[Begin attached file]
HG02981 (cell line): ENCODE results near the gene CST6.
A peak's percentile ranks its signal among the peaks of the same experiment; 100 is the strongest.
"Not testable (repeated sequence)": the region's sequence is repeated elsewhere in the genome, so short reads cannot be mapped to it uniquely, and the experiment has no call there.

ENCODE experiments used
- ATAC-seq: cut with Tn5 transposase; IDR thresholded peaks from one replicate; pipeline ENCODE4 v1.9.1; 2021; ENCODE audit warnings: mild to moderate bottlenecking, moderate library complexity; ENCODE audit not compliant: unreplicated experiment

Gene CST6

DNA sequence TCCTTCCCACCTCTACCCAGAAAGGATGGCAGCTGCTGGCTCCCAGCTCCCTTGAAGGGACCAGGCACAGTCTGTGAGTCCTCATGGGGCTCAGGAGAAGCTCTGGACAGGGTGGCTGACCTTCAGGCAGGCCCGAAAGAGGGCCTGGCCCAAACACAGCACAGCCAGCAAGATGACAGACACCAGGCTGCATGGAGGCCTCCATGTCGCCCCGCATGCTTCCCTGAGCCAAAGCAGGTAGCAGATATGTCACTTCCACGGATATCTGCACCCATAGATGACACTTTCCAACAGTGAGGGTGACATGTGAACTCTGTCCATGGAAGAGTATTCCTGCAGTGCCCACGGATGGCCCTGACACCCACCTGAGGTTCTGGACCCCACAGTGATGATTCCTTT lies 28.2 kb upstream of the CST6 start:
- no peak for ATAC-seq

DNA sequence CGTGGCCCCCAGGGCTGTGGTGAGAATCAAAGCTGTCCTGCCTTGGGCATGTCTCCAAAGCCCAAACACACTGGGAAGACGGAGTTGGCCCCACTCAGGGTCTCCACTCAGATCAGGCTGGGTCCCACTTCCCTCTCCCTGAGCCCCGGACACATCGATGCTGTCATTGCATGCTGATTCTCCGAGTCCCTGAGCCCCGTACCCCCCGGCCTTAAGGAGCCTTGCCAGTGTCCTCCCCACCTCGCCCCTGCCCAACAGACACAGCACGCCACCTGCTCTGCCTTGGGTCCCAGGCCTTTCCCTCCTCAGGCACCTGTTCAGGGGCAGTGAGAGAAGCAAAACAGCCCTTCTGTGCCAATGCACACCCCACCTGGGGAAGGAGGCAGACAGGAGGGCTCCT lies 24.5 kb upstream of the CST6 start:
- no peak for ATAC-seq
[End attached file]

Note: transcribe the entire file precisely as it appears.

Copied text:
HG02981 (cell line): ENCODE results near the gene CST6.
A peak's percentile ranks its signal among the peaks of the same experiment; 100 is the strongest.
"Not testable (repeated sequence)": the region's sequence is repeated elsewhere in the genome, so short reads cannot be mapped to it uniquely, and the experiment has no call there.

ENCODE experiments used
- ATAC-seq: cut with Tn5 transposase; IDR thresholded peaks from one replicate; pipeline ENCODE4 v1.9.1; 2021; ENCODE audit warnings: mild to moderate bottlenecking, moderate library complexity; ENCODE audit not compliant: unreplicated experiment

Gene CST6

DNA sequence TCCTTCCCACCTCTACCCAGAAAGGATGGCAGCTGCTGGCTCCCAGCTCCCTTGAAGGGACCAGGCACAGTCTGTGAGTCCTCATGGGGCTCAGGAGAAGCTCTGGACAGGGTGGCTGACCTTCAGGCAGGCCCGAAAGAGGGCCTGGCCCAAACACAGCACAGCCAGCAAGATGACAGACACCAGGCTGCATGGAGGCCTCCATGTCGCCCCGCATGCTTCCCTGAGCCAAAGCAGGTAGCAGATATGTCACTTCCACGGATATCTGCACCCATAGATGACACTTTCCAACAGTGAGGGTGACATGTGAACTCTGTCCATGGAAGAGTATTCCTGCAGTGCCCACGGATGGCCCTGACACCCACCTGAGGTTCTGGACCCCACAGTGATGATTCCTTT lies 28.2 kb upstream of the CST6 start:
- no peak for ATAC-seq

DNA sequence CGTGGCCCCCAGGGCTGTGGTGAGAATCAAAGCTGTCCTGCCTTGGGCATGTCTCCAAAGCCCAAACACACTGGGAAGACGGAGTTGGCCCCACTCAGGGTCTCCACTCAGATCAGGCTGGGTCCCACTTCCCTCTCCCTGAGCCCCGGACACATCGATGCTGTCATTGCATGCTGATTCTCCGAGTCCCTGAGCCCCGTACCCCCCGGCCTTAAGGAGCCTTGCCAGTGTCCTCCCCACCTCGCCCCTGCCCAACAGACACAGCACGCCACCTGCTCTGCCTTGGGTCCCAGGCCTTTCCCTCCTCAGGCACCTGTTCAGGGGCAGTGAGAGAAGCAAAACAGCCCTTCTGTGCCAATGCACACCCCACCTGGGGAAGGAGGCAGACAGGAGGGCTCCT lies 24.5 kb upstream of the CST6 start:
- no peak for ATAC-seq